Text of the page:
When the landlord is in foreclosure, do the tenants have any rights?
Afraid of losing your home because your landlord is in foreclosure? Tenants have rights, too!
As the Florida foreclosure crisis deepens, more and more people find themselves sucked into court on a foreclosure case because their landlord stopped paying the bills.
The number one question these people have, is:
What are my rights when my landlord is in foreclosure?
The answer, you’ll find, is good news.
In May of 2009, the federal government enacted the “Protecting Tenants at Foreclosure Act of 2009,” Public Law 111-22. That law provides that, in foreclosure proceedings on most mortgages, the tenant is allowed to stay in the property even if the property is sold at a foreclosure auction. How long depends on the type of lease, but it’s usually a minimum of ninety days, and in many cases, the law allows tenants to stay until the lease expires.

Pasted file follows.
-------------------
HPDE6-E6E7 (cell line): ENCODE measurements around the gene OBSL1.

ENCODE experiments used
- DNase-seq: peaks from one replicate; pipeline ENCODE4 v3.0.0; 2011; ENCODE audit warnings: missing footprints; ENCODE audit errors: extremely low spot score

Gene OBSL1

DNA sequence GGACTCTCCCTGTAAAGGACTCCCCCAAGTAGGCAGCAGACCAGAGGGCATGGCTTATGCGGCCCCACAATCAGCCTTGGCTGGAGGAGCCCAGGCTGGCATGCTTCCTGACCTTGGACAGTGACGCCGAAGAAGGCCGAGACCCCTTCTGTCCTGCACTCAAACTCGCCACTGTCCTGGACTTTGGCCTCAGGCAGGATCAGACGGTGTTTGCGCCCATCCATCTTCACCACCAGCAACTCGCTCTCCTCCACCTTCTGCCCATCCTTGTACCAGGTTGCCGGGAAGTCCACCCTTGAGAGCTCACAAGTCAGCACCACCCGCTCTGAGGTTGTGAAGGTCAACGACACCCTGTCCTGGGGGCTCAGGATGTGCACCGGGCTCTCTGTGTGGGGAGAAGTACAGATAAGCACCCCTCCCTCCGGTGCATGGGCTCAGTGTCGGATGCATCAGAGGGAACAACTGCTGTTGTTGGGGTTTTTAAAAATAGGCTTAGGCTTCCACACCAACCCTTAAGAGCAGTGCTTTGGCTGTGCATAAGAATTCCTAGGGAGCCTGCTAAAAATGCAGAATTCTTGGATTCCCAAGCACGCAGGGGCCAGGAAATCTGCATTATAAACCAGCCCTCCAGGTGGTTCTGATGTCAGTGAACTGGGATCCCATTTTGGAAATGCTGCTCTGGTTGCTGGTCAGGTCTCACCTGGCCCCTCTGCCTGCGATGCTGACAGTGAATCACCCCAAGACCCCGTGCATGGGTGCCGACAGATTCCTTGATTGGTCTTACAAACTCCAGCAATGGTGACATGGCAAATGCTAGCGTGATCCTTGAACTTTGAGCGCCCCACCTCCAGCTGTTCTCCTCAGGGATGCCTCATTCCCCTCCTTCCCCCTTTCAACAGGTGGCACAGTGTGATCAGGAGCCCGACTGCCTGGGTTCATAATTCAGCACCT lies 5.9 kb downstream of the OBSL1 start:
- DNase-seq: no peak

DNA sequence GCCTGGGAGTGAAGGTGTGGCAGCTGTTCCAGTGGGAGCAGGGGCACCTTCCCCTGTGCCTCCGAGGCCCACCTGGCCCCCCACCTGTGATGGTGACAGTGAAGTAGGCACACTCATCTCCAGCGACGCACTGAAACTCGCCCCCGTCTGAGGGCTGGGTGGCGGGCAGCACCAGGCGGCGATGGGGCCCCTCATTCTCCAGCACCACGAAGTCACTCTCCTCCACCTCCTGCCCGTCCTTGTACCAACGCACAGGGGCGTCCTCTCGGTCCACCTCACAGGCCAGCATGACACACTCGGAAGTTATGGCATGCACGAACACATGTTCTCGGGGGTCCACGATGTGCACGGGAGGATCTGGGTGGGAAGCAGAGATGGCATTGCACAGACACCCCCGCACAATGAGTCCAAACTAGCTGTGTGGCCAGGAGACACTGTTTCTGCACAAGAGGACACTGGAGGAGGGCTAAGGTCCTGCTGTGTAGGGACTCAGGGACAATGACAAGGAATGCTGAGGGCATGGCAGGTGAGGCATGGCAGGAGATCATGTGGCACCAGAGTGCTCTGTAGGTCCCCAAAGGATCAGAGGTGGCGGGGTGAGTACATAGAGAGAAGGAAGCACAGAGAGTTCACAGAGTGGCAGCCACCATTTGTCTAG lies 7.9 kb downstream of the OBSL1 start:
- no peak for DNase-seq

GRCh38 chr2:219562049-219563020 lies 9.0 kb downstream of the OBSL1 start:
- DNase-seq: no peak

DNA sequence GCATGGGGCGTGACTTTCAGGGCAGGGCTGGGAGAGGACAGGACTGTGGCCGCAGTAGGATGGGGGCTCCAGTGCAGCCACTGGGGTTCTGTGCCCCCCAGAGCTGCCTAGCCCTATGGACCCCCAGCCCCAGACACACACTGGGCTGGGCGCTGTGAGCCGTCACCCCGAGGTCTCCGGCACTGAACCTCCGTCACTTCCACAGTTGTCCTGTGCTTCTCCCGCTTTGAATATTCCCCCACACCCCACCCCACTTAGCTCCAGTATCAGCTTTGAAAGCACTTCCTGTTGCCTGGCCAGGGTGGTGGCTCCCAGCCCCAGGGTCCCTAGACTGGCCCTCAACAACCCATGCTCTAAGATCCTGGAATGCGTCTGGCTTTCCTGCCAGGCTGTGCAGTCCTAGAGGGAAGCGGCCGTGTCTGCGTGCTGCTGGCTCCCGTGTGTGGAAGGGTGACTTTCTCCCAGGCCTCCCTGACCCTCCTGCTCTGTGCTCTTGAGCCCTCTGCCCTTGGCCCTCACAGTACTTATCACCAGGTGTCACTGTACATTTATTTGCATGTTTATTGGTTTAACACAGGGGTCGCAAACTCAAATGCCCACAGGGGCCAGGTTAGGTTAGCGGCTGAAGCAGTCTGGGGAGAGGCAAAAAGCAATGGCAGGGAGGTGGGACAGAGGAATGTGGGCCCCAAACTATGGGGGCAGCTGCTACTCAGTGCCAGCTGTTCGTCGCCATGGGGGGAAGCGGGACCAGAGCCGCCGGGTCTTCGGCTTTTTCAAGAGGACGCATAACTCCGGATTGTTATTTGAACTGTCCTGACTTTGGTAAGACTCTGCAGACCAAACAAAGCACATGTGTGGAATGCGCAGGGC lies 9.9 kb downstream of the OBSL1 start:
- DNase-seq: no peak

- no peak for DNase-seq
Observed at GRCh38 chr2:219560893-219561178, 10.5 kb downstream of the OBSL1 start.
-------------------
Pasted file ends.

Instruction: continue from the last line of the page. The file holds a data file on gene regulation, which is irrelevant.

How can tenants protect their right to stay in foreclosed property?
More good news: tenants, especially those who are listed as defendants in the foreclosure case, can ask the court to protect their legal rights as tenants to stay in the property. As long as those tenants follow the proper court procedures, the court should, in most cases, protect the tenants’ legal right to stay in the property by entering a court order.
Because it is easy to make a mistake unless you’re extremely familiar with court procedures, we recommend that any tenants who want to protect their legal right to stay in their home should have the help of a lawyer. The cost is much lower than you might think, and we offer a free half-hour consultation to help you figure out if you qualify for tenant protection under the new law. Just contact us right away.
Photo Credit: Roy Googin
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